Comments on: Recycling: It’s Also About Food The EPA Blog Tue, 28 Jul 2015 12:59:42 +0000 hourly 1 By: electra27 Sun, 15 Dec 2013 21:30:48 +0000 How did I become a recycler, whatever it may be, whether food, material items such as clothing, furniture or even rescued cats? Short answer: from my mother, the ultimate recycler. Strapped with severe financial constraints, an uneducated immigrant from German, she started in this country with a hard work ethic & much ingenuity & resourcefulness. She knew if we didn’t make the best of what we had all four of us children and our father would all suffer.
I heard like many of you the “finish your plate, there are starving people overseas…’ –it must have sunk in for in 3rd grade for an essay in school on what I would invent, I said a machine that would dry left over food so it could be shipped overseas.
It helped that my mother worked in food all her life, so she knew the tricks of the trade. My siblings & I would always try to spot what was in the night’s meal that was snuck in as leftovers.
As a college student, I read the book “Living more with Less” by the Mennonites, which gave multiple examples of how one could waste less & be more resourceful, including food. For instance, at a social gathering have limited choices of dishes so people wouldn’t be tempted to try everything & thus overeat. Many of these examples came from overseas. Also as a college student I lived overseas & there saw how poor people utilized their meager resources. It would later come to haunt me as it is hard to waste food when I have a distinct image of the starving, for example, in Lima Peru…. It doesn’t feel right to overeat or waste food when others are starving…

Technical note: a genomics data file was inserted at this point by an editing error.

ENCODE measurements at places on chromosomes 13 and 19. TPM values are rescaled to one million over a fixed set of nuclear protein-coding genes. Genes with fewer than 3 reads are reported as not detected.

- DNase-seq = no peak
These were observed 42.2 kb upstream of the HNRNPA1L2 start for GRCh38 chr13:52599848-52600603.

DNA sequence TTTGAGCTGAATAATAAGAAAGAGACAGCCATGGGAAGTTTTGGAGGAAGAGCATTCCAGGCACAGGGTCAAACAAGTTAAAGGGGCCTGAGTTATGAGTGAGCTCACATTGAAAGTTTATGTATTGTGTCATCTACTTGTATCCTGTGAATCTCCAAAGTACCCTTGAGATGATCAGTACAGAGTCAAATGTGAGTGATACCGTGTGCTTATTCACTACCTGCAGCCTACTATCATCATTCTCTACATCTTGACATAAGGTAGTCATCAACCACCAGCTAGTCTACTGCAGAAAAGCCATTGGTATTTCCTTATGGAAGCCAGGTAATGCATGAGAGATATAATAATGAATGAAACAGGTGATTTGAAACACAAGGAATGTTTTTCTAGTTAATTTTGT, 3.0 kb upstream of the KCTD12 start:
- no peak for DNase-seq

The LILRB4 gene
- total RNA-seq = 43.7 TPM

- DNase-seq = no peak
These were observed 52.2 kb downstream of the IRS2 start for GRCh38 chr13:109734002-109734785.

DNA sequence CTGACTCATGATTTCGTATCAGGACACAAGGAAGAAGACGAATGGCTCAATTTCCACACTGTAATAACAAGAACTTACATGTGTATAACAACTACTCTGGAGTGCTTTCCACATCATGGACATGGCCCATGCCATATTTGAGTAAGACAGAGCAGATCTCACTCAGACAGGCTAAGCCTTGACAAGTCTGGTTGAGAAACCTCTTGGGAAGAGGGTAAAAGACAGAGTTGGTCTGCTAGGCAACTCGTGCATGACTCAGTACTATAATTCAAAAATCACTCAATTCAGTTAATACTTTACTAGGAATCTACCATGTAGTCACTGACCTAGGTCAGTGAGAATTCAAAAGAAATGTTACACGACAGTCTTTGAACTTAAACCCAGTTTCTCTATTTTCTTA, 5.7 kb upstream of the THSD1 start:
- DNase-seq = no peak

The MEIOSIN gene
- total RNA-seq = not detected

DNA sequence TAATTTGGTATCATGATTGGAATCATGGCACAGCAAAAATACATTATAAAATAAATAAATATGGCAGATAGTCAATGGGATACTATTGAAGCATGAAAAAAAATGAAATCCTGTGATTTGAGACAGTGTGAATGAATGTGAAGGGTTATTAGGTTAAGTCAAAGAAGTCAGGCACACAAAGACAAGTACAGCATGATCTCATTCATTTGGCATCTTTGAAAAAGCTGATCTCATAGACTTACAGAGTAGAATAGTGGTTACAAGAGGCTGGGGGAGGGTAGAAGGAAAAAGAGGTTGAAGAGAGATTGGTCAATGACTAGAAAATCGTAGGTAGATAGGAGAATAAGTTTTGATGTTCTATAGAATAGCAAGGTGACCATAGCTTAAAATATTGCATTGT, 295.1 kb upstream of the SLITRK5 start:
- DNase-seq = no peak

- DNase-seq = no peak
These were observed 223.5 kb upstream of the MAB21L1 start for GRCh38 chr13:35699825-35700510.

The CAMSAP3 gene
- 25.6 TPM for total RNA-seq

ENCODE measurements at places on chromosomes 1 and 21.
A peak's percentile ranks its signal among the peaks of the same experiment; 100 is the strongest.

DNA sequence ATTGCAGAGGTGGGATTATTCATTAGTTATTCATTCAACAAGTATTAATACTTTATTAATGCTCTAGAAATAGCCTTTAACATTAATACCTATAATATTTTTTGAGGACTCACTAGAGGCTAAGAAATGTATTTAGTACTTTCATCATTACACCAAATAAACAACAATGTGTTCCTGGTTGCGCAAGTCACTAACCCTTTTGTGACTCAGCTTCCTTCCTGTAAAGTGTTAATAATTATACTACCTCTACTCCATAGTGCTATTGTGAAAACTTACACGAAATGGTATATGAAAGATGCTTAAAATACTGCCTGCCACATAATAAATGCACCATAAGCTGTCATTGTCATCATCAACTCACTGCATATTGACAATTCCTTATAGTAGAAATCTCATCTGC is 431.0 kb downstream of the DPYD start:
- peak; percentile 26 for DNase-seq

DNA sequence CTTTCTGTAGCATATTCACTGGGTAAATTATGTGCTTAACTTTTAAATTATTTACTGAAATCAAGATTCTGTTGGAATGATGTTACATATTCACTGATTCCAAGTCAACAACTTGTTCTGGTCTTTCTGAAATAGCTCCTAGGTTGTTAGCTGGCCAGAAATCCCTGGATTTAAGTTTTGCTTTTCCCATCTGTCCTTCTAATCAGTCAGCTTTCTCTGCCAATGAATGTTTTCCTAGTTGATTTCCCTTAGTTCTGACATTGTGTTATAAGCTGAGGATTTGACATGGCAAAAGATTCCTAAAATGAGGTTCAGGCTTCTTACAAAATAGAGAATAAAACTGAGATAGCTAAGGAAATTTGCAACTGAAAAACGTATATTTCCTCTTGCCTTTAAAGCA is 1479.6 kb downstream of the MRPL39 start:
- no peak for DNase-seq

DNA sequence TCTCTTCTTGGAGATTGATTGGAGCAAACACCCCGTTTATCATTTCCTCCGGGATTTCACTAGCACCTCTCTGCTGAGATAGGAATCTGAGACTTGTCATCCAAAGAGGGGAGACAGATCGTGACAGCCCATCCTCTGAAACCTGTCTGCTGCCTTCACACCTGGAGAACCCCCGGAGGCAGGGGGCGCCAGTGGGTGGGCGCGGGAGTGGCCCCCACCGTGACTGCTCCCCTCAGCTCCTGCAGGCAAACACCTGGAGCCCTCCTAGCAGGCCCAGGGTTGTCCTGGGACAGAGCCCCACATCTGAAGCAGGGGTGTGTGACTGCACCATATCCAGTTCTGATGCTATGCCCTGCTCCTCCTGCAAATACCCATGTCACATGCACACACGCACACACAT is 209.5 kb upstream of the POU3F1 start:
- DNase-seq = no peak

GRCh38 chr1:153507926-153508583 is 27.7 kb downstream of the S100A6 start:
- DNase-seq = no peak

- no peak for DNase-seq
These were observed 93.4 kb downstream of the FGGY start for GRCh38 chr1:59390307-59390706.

My mother, once again, as a retired senior on a limited income in Florida, would tell me about her “special store” which turns out was a dumpster behind the supermarket where she & others would glean good food that was thrown out because of expiration dates or slight damage…
Also since childhood, I have had an interest in China, so as a young adult during a course on China we saw a movie, and I was appalled to see the birth defects & rampant pollution. So when I think of all the stuff we are dumping, especially after reading “Garbology” & discovering how we are hurting our world and probably eventually will be eating carcinogens with non-compostable garbage….it makes me really want to conserve.
These days I try to go to the supermarket every other day, & buy small amounts so that I can finish them before they spoil. I try to order children’s portions when allowed at eat out places, & I would really like to see a law that puts the portion size back into the hands of the consumer. Can the EPA or NYC government help with this? On Mondays I bring my non-used food to the recycle tent near our subway stop. It takes 2 minutes. & I feel good about it.